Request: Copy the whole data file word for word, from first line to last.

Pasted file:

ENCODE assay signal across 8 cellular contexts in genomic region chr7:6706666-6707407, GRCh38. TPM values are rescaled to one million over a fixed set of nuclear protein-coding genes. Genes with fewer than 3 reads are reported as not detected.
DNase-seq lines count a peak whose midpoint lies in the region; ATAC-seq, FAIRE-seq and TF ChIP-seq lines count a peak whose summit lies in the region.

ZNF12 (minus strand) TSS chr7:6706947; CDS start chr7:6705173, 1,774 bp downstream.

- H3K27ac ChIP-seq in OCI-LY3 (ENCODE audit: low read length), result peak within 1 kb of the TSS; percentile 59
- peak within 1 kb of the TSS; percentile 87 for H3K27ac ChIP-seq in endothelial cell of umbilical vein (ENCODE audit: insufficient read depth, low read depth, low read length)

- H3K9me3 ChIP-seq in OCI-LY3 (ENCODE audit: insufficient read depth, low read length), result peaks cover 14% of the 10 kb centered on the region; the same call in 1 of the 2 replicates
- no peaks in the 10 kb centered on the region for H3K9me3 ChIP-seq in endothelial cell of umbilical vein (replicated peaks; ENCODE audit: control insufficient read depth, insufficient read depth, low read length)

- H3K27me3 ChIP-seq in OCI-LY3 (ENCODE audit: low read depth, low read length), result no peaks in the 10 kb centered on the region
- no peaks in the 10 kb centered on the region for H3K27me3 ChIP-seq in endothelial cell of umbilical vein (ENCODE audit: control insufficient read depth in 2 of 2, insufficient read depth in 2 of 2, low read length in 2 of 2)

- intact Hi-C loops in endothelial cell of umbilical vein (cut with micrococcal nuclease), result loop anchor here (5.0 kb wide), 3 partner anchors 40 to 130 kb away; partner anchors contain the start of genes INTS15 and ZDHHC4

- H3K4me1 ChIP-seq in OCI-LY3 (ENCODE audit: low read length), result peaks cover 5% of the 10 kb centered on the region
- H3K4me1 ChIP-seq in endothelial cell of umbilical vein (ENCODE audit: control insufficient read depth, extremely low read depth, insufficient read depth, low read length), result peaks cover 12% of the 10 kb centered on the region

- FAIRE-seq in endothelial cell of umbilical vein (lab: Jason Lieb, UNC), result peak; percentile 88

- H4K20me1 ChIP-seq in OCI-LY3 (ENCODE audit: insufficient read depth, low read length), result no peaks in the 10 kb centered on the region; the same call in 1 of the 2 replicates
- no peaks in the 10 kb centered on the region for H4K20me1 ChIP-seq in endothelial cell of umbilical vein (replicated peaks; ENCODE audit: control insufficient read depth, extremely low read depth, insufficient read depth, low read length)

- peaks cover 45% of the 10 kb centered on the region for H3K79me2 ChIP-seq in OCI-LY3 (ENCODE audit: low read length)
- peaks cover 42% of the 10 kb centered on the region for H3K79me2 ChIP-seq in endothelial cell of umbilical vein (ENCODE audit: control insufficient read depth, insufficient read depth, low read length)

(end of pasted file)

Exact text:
ENCODE assay signal across 8 cellular contexts in genomic region chr7:6706666-6707407, GRCh38. TPM values are rescaled to one million over a fixed set of nuclear protein-coding genes. Genes with fewer than 3 reads are reported as not detected.
DNase-seq lines count a peak whose midpoint lies in the region; ATAC-seq, FAIRE-seq and TF ChIP-seq lines count a peak whose summit lies in the region.

ZNF12 (minus strand) TSS chr7:6706947; CDS start chr7:6705173, 1,774 bp downstream.

- H3K27ac ChIP-seq in OCI-LY3 (ENCODE audit: low read length), result peak within 1 kb of the TSS; percentile 59
- peak within 1 kb of the TSS; percentile 87 for H3K27ac ChIP-seq in endothelial cell of umbilical vein (ENCODE audit: insufficient read depth, low read depth, low read length)

- H3K9me3 ChIP-seq in OCI-LY3 (ENCODE audit: insufficient read depth, low read length), result peaks cover 14% of the 10 kb centered on the region; the same call in 1 of the 2 replicates
- no peaks in the 10 kb centered on the region for H3K9me3 ChIP-seq in endothelial cell of umbilical vein (replicated peaks; ENCODE audit: control insufficient read depth, insufficient read depth, low read length)

- H3K27me3 ChIP-seq in OCI-LY3 (ENCODE audit: low read depth, low read length), result no peaks in the 10 kb centered on the region
- no peaks in the 10 kb centered on the region for H3K27me3 ChIP-seq in endothelial cell of umbilical vein (ENCODE audit: control insufficient read depth in 2 of 2, insufficient read depth in 2 of 2, low read length in 2 of 2)

- intact Hi-C loops in endothelial cell of umbilical vein (cut with micrococcal nuclease), result loop anchor here (5.0 kb wide), 3 partner anchors 40 to 130 kb away; partner anchors contain the start of genes INTS15 and ZDHHC4

- H3K4me1 ChIP-seq in OCI-LY3 (ENCODE audit: low read length), result peaks cover 5% of the 10 kb centered on the region
- H3K4me1 ChIP-seq in endothelial cell of umbilical vein (ENCODE audit: control insufficient read depth, extremely low read depth, insufficient read depth, low read length), result peaks cover 12% of the 10 kb centered on the region

- FAIRE-seq in endothelial cell of umbilical vein (lab: Jason Lieb, UNC), result peak; percentile 88

- H4K20me1 ChIP-seq in OCI-LY3 (ENCODE audit: insufficient read depth, low read length), result no peaks in the 10 kb centered on the region; the same call in 1 of the 2 replicates
- no peaks in the 10 kb centered on the region for H4K20me1 ChIP-seq in endothelial cell of umbilical vein (replicated peaks; ENCODE audit: control insufficient read depth, extremely low read depth, insufficient read depth, low read length)

- peaks cover 45% of the 10 kb centered on the region for H3K79me2 ChIP-seq in OCI-LY3 (ENCODE audit: low read length)
- peaks cover 42% of the 10 kb centered on the region for H3K79me2 ChIP-seq in endothelial cell of umbilical vein (ENCODE audit: control insufficient read depth, insufficient read depth, low read length)